And to repair some of the head damage, you can try one of these hair oils.

Protect your hair at night

If you like to sleep with your hair down, that’s great. But if you prefer to tie it up, there are ways to do so without damaging your hair.

First, always use a satin or silk pillowcase. This will reduce friction on your hair and prevent it from getting tangled overnight.

Second, try a loose braid or bun. You don’t want to pull your hair too tight when you tie it up at night.

Finally, consider investing in a sleep cap or bonnet. This will protect your hair from becoming damaged as you move around during the night.

Don’t tie up wet hair

Don't tie up wet hair

Remember that your hair is especially fragile when it’s wet. So if you decide to tie up your hair after washing it, make sure you don’t pull on it too tightly or apply any excess pressure or friction.

Or better yet, wait until it’s completely dry before you tie it up.

If you already have breakage in your hair from tying it up while it’s wet, try using a leave-in conditioner to keep your hair hydrated and reduce the damage.

Tie your hair in a French braid

If you’re looking for a heat-free way to keep your hair out of your face, try a French braid. This is a great option for all hair types, but it works especially well for people with curly or wavy hair.

To do a French braid, start by dividing your hair into three sections. Then, begin braiding each section by crossing one piece over the next, adding more hair with each pass.

Continue this pattern until you have a full braid that covers your entire head. You can secure it at the end using an elastic or any other type of hair tie.

Another benefit of French braids is that they keep your hair off your face and out of the way, while also adding volume and texture to your hair.

Don’t use tight elastic hair ties

Don't use tight elastic hair ties

It’s important to avoid using hair ties that are too tight, as tight elastics can cause damage to your hair shafts and lead to breakage.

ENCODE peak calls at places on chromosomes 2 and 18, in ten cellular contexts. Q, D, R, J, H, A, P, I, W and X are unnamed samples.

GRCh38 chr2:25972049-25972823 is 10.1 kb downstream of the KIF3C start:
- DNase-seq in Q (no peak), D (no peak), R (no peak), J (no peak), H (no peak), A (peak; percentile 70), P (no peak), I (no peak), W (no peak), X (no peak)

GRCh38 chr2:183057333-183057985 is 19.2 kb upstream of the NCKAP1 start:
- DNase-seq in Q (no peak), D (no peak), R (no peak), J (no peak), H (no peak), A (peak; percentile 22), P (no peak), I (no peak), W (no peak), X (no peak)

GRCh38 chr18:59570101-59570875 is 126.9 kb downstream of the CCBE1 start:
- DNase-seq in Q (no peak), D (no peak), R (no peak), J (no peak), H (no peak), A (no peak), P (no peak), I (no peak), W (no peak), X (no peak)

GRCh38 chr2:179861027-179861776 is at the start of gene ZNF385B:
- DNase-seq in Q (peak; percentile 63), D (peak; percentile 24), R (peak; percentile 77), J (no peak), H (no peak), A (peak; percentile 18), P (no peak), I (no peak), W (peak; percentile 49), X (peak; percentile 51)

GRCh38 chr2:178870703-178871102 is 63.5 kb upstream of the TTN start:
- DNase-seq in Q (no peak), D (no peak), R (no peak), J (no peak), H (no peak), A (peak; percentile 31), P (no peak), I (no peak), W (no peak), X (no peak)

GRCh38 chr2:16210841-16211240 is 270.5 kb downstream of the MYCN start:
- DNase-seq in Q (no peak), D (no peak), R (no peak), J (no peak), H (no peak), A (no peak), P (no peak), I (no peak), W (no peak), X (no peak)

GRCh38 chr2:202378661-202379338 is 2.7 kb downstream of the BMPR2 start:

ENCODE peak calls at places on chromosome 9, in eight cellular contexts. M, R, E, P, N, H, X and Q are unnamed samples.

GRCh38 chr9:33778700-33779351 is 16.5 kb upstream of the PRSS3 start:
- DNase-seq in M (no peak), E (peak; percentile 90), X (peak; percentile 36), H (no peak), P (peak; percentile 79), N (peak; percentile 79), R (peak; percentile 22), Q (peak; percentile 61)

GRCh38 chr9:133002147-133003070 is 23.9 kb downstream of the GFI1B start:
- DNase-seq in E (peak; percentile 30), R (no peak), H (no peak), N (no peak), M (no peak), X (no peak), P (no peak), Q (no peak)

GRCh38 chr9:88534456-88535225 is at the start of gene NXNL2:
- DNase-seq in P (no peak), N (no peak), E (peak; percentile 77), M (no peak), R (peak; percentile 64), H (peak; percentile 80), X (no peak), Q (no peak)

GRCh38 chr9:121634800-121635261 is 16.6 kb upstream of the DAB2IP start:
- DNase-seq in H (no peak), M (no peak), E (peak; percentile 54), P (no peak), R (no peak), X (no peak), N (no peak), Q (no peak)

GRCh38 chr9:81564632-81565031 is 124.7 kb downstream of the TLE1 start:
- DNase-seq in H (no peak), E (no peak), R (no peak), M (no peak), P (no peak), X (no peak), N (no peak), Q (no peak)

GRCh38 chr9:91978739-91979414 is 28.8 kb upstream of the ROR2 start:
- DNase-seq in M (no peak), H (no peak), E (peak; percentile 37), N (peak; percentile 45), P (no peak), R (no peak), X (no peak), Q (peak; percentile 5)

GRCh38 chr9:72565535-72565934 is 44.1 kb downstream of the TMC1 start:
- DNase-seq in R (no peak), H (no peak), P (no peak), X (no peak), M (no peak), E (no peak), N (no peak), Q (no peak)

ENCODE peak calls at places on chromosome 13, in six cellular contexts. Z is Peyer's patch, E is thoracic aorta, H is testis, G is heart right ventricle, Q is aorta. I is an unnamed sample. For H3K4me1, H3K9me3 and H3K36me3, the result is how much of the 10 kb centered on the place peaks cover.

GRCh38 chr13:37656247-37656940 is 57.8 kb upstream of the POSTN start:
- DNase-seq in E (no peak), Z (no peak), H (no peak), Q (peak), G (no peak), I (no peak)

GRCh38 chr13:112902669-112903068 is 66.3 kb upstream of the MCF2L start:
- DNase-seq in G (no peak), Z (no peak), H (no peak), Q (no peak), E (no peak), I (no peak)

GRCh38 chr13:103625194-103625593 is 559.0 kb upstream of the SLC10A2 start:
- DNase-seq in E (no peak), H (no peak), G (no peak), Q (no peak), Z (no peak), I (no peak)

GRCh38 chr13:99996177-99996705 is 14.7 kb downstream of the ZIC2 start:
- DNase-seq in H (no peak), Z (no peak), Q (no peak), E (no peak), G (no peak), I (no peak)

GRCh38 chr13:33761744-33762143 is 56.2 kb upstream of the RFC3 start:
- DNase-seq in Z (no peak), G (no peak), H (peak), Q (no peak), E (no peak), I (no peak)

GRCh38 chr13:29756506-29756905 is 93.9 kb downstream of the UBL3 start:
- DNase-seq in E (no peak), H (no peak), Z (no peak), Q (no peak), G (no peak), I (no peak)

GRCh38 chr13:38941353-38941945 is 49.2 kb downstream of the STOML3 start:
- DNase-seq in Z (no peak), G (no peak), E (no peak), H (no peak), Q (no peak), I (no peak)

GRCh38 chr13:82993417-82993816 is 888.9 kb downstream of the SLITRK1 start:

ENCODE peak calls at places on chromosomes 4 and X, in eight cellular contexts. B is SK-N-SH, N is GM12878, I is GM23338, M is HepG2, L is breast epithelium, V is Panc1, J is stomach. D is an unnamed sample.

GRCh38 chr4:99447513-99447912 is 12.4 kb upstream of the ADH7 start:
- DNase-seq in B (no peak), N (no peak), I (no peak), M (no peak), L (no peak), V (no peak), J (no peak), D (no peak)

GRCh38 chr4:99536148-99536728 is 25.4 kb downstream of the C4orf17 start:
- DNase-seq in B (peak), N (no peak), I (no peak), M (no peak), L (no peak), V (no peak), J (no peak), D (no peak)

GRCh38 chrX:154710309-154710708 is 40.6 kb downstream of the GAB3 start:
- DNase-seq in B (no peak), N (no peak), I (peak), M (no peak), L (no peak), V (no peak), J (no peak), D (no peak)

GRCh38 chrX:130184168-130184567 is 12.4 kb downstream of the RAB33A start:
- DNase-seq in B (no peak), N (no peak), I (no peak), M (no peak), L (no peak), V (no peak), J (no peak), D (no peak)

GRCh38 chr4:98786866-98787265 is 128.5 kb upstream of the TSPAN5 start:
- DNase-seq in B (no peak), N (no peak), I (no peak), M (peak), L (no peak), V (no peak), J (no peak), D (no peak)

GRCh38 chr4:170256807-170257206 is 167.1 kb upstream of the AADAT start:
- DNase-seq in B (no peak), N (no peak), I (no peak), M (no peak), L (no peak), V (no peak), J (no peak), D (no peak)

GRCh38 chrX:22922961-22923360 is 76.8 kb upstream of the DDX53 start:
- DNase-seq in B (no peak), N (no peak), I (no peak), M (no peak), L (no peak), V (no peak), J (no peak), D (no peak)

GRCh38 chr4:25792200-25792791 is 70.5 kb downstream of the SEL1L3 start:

If you do need to use an elastic, look for one that is made from a stretchy fabric such as nylon or latex. Avoid using metal elastics, as these can damage your hair by snapping it or pulling it out.

You should also avoid using hair ties that are too small, as they can dig into your hair and cause damage. Instead, look for hair ties that are at least 3/4 of an inch wide.

If you have particularly thick or curly hair, you may need to use a wider hair tie to avoid damaging your hair.

Try some different hairstyles

Try some different hairstyles

For people severely damaged hair, cutting it short might be a great way to start fresh. It’s also a perfect opportunity to try that short hairstyle that you’ve been meaning to try for so long.

If you’re looking for some new and popular hairstyles to try, there are plenty of options out there:

  • low ponytail
  • bob
  • pixie cut
  • updo
  • buns

For example, the “lob” (long bob) is a great option for people with all hair types. This style is both trendy and easy to maintain.

Another popular option is the “pixie cut.” This style is perfect for people with thin or fine hair. It can also be a good option for people with damage, as it can help to camouflage any broken or split ends.

Whatever style you choose, make sure you consult with a stylist to find something that will work well with your particular hair type and texture.

Put your hair in a high bun

Put your hair in a high bun

One of the best ways to protect your hair is to tie it up in a high bun. This will help to keep your hair off your face and out of the way, while also minimizing damage. In fact, if you simply replaced your tight ponytail with a high bun, you’d do wonders to preserve the health of your hair.

To do a high bun, start by brushing your hair back away from your face. Then, gather all of your hair at the top of your head and secure it in place using a hair tie.

If you feel like your hair is too short to make a high bun, try using some bobby pins or a headband to help keep everything in place.

Massage your scalp after a long day of having your hair up

Massage your scalp after a long day of having your hair up

One last tip for keeping achieving healthy hair is to massage your scalp regularly. After a long day of wearing a ponytail, you may notice that your scalp is tight and sore from the tension.

A great way to soothe this pain and reduce tension in your hair is to give yourself a scalp massage. This can be done with your fingers, or you can use a massager.

To do a scalp massage, start by applying some pressure to your scalp with your fingertips. Then, use your fingers to make small circular motions. Do this for a few minutes, or until you feel the tension release.

In addition to helping your scalp feel better, a massage can also help to stimulate blood flow and promote hair growth.

Final Thoughts

In summary, there are many dangers associated with tying your hair back, including breakage and damage to the shaft of the hair itself.

To protect your hair from damage, try using gentler materials such as silk or satin bands instead of rubber or metal ones. You should also avoid tying your hair back too tightly and make sure to give your scalp a massage after a long day of having your hair pulled back.

By following these tips, you can help to keep your hair healthy and strong. Do you have any other tips for protecting hair from damage? Share your thoughts in the comments!